Everything I Learned From Having Two Checking Accounts Worth Negative $70
Here’s my financial snapshot for the month: I overdrew one checking account, my account balance in my other checking account is currently at $2.84, and I’ve had to pay the bank $72 for bouncing TWO checks.
The funny thing is, though, I’m actually pretty decent with numbers. I aced my college accounting class, successfully managed a professional organization’s $14,000 budget, and recently graduated Magna Cum Laude from a large university in the Midwest. So basically, I’m super responsible with money that isn’t my own.
After making it the norm to pay for drinks in handfuls of quarters (which was excusable because, well, college), one of my goals upon entering the real world was to get it together financially. I’ve always considered myself to be a Strong Independent Woman and part of that includes having control over my own finances. After looking at this month’s stellar financial highlights, I’m clearly not there yet.
If I’ve learned anything from reading The Financial Diet, it’s don’t hide from your problems and stay honest. I channeled these two lessons when I decided to own up to my missteps and vowed to put the following measures in place so those $72 fuck-up fees would be a thing of the past.
Have an open relationship with the bank
I opened an account with my current bank three weeks ago and I’ve already been in there four times with questions. Some of my inquiries are either stupid or me just being forgetful, but at least I’m not afraid to ask. My bank recognizes me (probably as the flustered girl struggling to add and subtract) the minute I walk into my branch and I’m beginning to build relationships with some of the financial planners. This has already proven helpful in getting fees waived and questions answered, as well as improving my ability to talk openly about my financial situation.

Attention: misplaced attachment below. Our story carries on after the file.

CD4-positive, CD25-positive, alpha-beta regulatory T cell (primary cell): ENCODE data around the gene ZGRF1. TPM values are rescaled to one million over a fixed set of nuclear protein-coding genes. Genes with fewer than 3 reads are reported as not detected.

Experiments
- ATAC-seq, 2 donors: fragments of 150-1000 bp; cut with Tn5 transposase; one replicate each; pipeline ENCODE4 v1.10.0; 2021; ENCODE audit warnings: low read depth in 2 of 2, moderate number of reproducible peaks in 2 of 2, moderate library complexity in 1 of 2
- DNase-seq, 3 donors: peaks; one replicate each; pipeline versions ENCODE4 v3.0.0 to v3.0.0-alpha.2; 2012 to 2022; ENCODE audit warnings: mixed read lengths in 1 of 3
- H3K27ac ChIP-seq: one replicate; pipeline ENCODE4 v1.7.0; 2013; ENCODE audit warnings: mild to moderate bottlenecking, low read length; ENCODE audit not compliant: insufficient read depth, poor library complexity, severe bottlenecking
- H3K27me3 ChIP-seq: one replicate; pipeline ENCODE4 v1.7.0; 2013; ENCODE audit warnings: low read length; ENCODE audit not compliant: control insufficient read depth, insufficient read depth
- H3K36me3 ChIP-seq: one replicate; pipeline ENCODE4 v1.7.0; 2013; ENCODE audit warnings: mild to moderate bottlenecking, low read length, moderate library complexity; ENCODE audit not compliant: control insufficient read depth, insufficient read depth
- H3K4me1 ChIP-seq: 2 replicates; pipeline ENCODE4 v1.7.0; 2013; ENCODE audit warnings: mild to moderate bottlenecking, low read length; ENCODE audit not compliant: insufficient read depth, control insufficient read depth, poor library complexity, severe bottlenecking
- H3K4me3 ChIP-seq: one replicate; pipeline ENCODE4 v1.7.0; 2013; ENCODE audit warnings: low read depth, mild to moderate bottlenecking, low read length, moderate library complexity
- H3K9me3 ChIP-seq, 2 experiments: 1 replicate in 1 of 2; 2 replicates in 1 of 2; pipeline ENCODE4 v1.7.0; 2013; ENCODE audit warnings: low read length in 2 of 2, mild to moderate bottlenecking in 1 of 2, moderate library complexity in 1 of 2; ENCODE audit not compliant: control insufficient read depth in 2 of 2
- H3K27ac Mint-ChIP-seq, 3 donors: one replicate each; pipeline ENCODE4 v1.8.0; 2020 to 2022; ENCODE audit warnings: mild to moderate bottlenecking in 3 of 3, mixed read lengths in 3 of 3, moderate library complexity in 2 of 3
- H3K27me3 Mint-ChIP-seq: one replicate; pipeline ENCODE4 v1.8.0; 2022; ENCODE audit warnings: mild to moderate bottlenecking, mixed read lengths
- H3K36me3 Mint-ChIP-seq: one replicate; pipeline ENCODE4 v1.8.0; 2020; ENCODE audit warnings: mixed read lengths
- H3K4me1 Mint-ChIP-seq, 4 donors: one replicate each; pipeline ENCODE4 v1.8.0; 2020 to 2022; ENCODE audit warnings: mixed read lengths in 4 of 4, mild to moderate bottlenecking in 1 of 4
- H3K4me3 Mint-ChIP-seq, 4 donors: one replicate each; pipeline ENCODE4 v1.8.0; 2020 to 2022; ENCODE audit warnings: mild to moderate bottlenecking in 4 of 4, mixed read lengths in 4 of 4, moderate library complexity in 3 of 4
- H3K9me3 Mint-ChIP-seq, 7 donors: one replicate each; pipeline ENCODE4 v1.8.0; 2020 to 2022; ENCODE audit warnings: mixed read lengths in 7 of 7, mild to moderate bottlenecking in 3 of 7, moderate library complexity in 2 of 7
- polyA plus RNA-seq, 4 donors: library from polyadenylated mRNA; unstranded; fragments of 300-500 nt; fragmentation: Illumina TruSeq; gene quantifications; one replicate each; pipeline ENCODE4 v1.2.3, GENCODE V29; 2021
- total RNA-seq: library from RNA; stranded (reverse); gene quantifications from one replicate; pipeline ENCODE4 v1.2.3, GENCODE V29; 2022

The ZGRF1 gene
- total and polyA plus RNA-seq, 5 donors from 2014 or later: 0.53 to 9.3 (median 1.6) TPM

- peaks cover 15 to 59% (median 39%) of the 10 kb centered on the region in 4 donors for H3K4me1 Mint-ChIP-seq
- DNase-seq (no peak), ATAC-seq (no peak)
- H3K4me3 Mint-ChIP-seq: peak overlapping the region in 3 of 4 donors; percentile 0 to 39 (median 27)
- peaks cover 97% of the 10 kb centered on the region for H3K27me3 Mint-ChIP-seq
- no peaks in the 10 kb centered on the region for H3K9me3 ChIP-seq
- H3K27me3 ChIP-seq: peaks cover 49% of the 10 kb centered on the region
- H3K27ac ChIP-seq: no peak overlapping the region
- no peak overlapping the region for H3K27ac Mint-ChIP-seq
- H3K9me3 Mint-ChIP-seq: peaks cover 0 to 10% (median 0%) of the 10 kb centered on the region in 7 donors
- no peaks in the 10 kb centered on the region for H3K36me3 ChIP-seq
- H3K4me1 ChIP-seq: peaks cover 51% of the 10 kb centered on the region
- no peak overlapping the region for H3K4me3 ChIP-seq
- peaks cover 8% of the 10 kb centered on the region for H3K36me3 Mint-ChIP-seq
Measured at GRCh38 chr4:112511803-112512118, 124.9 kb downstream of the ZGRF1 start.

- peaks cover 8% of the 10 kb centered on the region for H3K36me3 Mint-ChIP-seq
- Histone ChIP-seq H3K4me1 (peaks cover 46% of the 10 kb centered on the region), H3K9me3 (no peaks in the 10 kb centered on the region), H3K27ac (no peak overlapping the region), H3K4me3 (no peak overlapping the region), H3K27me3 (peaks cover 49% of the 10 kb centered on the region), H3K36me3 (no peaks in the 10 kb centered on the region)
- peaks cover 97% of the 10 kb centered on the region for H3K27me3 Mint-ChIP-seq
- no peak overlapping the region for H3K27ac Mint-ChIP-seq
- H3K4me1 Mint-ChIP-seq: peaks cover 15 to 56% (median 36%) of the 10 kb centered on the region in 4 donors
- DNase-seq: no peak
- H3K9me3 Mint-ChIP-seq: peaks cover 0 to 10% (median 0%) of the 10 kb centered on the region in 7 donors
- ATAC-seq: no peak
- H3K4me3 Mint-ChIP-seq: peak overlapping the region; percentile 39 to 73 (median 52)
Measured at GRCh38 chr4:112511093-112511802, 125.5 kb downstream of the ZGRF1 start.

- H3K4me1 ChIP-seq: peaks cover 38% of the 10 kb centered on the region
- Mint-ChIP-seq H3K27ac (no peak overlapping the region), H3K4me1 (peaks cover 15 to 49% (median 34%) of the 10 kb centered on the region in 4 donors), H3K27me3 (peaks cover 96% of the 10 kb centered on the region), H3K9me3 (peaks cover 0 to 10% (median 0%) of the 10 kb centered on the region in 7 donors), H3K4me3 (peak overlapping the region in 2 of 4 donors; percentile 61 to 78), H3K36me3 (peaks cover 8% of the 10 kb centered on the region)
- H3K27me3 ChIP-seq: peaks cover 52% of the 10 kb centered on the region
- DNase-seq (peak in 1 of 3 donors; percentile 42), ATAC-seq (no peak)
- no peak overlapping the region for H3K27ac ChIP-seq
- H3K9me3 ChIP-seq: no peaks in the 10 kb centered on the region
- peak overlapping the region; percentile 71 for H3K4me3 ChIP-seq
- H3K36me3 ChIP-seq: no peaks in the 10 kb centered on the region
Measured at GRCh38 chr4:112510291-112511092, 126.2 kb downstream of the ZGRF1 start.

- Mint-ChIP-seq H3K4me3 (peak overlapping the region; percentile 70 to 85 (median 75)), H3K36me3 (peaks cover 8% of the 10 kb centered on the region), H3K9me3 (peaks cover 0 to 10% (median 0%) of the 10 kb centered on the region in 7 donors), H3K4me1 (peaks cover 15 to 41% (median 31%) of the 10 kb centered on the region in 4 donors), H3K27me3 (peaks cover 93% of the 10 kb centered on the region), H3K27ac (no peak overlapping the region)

Manually record transactions
What got me into trouble with my overdraft fees and bounced checks was my blind reliance on my bank’s website and mobile app. As we all know, payments aren’t processed immediately and may take a few days to be reflected in your overall balance. Tips on restaurant and bar bills are taken out of your account at the last minute and can seriously skew the amount of available money you think you have if not recorded. Also, writing checks and not recording them will be the financial kiss of death especially if you have short term memory loss like me. The first thing I did after accruing $72 in fees was to create a Google spreadsheet for my finances. I use Google Drive all day for my job so I might as well keep track of my money on the same platform and in the cloud so I can access it from everywhere. I also set an alarm on my phone for every night at 10 p.m. to remind myself to record all withdrawals for that day.
Place money for bills in a short-term savings account
Having my rent check, student loan payment and monthly public transportation fee in a separate account helps give me a realistic idea of how much money I have available to spend on non-essential items. It’s obviously a great idea to budget your money out, but it works best for me to completely remove that money from the account that is linked to my debit card. That way when I look at my balance, I don’t have to remember if some of that money is going toward bills. Instead, it’s an honest and accurate number of how much I need to budget out until my next paycheck.
I’ve realized that avoiding excess fees (such as buying lunch when I could pack or saying yes to every happy hour invitation) won’t mean anything if I can’t balance the money that I do have. I’ll only reach my goal of becoming a *financially* Smart Independent Woman if I’m transparent and fiscally responsible. Plus, $72 is a lot of money for a 22-year-old and I’ll be damned if I don’t learn from that mistake.
Kerry Tuttle lives in Chicago and works in tech PR. She is on Twitter and Instagram.
Image via Flickr